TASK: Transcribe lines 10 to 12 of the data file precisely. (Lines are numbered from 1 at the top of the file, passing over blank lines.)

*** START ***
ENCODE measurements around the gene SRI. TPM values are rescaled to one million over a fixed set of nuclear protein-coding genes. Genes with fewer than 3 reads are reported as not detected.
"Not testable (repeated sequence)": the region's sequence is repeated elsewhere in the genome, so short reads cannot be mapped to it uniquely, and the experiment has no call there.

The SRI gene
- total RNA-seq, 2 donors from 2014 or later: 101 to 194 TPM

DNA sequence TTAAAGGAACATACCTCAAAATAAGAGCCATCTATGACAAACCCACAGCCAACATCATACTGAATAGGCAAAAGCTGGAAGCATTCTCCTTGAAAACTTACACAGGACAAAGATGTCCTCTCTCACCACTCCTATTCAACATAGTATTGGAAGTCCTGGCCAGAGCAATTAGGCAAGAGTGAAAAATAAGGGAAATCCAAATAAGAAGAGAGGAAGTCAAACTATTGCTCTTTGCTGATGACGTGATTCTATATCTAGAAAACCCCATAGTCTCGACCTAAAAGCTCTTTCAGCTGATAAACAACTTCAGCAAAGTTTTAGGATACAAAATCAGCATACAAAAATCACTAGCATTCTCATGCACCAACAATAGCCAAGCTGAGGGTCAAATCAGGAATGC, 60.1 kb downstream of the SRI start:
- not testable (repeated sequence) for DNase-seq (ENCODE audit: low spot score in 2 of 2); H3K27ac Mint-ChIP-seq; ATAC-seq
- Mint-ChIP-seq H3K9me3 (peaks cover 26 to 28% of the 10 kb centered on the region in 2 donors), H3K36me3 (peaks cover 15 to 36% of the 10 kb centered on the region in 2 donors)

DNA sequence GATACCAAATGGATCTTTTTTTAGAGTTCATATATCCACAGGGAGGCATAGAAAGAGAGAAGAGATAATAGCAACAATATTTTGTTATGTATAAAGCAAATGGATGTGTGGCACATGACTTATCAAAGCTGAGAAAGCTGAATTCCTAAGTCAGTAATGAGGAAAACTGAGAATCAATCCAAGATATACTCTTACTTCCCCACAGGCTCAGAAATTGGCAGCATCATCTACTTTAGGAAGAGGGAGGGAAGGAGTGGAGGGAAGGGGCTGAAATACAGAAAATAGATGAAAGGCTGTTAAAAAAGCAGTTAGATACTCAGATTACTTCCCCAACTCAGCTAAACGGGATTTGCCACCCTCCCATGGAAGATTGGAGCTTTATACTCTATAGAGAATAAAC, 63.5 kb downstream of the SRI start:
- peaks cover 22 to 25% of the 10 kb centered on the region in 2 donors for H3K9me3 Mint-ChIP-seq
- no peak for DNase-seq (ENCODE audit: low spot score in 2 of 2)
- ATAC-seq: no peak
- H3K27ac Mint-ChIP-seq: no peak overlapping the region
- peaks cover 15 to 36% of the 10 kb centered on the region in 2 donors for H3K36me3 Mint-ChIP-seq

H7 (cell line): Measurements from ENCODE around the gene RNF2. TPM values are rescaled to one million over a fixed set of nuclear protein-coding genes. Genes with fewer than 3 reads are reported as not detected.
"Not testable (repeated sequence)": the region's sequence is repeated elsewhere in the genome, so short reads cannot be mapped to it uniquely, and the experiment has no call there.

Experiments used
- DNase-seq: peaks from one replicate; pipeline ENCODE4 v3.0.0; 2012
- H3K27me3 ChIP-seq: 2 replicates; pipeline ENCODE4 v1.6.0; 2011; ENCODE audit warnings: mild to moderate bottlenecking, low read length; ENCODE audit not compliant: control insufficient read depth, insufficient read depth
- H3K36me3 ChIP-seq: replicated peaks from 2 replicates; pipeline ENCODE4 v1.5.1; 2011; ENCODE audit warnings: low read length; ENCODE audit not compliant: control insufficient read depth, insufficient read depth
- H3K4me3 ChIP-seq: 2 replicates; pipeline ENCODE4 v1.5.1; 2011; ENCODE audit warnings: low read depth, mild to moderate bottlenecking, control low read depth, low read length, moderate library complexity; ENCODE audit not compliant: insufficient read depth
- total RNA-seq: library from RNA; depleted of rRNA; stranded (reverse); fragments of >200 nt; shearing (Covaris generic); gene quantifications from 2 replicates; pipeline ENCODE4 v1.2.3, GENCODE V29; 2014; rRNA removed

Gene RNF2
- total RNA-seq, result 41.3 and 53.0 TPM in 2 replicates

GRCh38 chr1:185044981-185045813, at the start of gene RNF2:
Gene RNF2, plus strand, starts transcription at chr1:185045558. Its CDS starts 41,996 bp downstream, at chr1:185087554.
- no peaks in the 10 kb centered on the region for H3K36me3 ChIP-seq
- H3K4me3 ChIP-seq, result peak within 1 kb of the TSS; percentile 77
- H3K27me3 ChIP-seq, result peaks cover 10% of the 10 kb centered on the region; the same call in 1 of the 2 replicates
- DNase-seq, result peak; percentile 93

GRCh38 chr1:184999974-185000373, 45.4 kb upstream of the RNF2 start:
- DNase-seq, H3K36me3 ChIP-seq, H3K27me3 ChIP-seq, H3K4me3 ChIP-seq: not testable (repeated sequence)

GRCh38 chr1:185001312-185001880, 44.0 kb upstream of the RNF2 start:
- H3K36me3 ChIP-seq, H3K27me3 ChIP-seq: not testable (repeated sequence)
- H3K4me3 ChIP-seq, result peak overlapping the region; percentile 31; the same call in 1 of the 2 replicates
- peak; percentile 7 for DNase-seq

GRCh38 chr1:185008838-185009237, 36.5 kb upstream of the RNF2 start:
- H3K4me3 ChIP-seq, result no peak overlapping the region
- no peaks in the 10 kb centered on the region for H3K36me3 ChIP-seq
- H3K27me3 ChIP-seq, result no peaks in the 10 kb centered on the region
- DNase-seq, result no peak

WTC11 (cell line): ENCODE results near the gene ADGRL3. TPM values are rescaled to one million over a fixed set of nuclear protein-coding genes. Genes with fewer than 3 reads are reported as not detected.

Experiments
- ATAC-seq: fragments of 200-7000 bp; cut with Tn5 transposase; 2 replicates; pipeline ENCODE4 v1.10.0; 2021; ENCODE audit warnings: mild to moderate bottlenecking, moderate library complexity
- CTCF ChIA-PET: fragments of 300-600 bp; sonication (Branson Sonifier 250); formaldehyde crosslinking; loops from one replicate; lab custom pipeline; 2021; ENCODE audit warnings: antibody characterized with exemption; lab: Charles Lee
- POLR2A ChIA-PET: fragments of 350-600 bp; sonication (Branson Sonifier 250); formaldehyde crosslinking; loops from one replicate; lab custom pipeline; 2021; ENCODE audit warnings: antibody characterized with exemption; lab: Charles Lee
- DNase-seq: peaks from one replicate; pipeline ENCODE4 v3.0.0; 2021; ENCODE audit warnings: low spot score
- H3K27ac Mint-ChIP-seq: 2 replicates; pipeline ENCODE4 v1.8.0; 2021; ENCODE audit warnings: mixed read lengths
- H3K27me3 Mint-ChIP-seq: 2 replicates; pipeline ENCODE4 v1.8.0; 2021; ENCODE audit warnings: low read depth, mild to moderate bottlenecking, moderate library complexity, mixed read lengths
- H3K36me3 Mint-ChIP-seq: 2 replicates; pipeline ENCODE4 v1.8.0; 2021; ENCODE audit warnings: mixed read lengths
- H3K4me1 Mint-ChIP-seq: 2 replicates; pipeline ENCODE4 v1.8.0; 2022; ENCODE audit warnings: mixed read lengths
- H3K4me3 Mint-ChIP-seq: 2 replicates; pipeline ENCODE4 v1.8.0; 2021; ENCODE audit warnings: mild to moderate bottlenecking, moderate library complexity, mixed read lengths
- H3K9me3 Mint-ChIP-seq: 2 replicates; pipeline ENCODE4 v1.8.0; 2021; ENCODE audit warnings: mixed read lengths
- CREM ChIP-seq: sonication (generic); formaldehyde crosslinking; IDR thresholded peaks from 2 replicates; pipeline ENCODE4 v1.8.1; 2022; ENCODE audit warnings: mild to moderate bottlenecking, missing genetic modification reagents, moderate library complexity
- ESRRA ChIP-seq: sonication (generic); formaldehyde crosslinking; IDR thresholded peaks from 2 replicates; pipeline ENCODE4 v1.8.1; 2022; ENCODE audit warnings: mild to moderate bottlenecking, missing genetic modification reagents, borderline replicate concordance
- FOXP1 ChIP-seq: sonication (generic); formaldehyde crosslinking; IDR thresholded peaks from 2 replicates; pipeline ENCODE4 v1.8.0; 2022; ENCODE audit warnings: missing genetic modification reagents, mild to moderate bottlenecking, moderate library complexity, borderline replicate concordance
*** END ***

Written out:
- no peak for DNase-seq (ENCODE audit: low spot score in 2 of 2)
- ATAC-seq: no peak
- H3K27ac Mint-ChIP-seq: no peak overlapping the region